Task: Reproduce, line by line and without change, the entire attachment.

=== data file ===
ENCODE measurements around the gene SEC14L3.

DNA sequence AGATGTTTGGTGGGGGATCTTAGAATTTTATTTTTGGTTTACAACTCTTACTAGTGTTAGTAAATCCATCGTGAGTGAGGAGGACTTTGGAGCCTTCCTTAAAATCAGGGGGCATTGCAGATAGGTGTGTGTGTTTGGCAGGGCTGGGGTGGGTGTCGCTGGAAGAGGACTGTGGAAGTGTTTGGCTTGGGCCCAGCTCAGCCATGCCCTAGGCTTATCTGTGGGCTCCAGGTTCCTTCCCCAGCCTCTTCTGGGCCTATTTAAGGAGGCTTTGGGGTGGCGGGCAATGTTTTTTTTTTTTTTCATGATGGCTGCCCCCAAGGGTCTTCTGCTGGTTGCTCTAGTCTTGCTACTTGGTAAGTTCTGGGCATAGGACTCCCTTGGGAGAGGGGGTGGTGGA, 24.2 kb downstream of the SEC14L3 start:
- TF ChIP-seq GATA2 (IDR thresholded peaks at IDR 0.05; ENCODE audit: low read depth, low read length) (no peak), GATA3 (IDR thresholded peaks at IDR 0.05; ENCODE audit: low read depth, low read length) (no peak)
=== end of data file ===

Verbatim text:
ENCODE measurements around the gene SEC14L3.

DNA sequence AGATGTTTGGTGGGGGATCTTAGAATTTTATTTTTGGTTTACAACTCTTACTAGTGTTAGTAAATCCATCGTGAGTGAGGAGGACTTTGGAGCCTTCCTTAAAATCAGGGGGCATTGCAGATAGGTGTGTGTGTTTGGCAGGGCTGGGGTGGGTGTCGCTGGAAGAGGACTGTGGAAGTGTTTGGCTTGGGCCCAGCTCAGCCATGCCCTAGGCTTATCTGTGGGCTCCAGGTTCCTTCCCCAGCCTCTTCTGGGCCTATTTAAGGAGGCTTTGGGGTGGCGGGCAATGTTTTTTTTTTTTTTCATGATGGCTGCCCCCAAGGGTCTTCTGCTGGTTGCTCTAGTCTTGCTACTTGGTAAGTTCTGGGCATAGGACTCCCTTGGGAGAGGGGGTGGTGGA, 24.2 kb downstream of the SEC14L3 start:
- TF ChIP-seq GATA2 (IDR thresholded peaks at IDR 0.05; ENCODE audit: low read depth, low read length) (no peak), GATA3 (IDR thresholded peaks at IDR 0.05; ENCODE audit: low read depth, low read length) (no peak)